The First Battles: April 1861 to February 1862

Movements in the West

Why do we know so much less about the fighting in the West?

In part this is because there were so many more reporters, newspapers, and telegraphs in the East. News traveled more quickly there, and, over time, the seekers of news came to listen more to what happened in Virginia than in Missouri or Kentucky. But if one examines the situation from a modern-day perspective, it is apparent that Missouri and Kentucky were extremely important: if the Confederates had won both of those states, it is unlikely that the Union could have prevailed.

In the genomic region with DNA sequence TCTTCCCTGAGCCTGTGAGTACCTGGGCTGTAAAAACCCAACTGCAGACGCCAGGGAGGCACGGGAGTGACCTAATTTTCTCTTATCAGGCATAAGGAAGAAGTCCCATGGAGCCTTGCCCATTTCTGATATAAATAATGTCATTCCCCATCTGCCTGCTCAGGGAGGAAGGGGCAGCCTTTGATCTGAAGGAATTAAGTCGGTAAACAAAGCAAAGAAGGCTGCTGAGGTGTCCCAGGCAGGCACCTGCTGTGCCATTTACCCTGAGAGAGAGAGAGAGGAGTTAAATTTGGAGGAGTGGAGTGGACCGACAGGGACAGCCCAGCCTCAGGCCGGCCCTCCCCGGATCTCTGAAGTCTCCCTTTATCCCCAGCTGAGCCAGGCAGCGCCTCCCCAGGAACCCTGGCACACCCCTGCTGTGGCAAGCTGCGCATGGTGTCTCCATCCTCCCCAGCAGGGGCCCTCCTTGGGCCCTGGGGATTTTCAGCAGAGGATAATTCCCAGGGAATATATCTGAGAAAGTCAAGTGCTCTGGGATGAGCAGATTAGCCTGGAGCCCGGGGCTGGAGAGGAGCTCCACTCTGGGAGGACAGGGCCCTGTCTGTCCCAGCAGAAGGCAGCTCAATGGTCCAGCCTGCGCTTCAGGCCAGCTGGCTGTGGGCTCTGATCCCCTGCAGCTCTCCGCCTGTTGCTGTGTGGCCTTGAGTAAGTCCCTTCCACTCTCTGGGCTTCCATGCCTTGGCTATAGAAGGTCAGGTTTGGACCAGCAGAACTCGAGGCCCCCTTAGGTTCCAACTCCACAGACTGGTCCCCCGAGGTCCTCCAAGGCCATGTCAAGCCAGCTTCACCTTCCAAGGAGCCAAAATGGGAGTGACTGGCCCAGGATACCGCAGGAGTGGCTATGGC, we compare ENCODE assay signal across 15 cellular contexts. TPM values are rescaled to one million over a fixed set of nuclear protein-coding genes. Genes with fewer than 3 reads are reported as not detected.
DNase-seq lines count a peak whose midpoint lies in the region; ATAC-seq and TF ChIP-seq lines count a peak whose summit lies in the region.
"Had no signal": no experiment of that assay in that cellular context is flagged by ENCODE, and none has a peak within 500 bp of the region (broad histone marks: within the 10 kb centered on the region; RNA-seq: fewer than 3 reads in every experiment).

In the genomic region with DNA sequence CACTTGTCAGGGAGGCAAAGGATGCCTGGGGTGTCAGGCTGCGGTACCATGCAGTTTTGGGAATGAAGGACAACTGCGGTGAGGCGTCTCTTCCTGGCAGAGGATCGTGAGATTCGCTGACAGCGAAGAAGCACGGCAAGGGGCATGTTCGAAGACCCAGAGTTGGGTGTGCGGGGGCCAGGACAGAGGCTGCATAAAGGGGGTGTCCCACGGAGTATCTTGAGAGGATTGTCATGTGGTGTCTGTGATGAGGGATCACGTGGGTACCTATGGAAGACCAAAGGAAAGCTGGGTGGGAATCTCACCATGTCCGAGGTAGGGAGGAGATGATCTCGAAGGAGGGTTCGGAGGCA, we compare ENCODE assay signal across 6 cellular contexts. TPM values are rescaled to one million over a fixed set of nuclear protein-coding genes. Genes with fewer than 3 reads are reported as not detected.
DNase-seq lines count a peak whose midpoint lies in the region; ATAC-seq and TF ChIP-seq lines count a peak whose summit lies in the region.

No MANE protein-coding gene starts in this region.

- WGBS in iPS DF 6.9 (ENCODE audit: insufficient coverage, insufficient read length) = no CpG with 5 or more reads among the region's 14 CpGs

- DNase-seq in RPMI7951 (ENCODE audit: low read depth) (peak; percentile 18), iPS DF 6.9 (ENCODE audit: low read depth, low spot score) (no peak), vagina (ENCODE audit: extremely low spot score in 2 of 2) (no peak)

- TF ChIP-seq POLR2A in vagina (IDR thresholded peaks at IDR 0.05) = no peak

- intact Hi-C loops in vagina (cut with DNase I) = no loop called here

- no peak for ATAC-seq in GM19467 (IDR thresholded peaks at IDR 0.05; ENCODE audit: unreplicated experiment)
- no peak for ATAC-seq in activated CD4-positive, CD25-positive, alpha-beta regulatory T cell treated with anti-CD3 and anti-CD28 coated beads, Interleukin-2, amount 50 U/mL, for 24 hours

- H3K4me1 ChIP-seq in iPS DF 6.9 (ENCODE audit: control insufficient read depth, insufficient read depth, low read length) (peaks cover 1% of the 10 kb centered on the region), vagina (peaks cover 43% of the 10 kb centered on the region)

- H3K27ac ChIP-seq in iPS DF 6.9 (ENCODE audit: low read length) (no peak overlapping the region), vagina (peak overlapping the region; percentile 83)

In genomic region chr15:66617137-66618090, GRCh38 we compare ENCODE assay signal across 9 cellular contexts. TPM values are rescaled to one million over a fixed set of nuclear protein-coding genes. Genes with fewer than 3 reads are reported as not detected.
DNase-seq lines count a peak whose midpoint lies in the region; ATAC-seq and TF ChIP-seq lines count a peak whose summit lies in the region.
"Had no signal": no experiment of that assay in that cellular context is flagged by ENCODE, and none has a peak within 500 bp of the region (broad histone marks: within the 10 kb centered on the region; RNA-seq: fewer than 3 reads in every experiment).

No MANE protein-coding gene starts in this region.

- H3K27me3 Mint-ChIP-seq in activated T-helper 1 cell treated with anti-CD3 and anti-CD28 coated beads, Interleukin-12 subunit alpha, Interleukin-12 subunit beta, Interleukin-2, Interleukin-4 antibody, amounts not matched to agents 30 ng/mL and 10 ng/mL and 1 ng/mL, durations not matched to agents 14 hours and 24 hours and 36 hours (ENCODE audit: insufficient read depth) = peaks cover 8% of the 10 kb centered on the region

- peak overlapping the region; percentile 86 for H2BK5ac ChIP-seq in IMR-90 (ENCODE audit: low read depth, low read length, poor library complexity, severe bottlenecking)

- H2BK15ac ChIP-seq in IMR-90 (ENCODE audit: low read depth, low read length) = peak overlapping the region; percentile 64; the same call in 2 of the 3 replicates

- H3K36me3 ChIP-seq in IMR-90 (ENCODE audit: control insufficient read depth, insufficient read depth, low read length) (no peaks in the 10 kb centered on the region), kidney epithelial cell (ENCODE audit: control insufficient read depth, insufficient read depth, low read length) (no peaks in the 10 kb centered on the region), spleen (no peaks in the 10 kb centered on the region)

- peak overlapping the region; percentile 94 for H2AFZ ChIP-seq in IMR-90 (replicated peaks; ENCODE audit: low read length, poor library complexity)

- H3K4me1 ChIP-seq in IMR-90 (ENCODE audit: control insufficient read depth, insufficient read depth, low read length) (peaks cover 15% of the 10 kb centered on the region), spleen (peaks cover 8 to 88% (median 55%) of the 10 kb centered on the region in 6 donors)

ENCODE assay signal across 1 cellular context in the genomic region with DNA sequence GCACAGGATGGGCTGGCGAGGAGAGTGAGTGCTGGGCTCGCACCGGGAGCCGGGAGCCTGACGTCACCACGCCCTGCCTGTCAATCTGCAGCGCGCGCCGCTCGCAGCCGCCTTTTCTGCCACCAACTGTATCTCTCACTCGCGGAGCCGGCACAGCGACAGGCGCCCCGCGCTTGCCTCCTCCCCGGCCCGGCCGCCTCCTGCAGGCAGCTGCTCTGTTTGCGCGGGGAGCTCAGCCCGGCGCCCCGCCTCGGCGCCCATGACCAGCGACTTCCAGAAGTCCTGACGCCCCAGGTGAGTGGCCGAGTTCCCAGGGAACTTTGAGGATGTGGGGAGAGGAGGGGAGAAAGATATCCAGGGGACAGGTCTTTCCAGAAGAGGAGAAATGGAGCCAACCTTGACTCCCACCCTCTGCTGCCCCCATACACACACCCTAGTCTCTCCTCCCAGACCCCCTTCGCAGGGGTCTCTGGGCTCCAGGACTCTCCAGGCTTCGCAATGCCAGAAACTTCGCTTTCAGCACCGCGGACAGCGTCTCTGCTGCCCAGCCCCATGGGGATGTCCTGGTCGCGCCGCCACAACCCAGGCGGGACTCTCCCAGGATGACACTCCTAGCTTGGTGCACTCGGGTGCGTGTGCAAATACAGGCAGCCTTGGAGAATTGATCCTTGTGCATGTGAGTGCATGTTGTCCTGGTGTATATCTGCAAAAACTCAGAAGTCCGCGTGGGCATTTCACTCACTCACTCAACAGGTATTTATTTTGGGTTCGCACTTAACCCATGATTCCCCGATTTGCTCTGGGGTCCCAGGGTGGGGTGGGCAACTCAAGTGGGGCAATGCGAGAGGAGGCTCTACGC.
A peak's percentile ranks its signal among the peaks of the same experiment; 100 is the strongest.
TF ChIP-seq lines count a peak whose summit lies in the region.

Operating under that belief, Nathaniel Lyon, who had recently been promoted to brigadier general,, led about six thousand federal men into central Missouri, where they battled almost twice as many Confederates at the Battle of Wilson’s Creek. Lyon fought with the same crazed ferocity that marked his conduct in St. Louis, and he died that afternoon, the first person of general rank to die on the Union side. The battle was a bloody standoff, but in its wake, the Federals withdrew across the state, leaving much of Missouri in Confederate hands.


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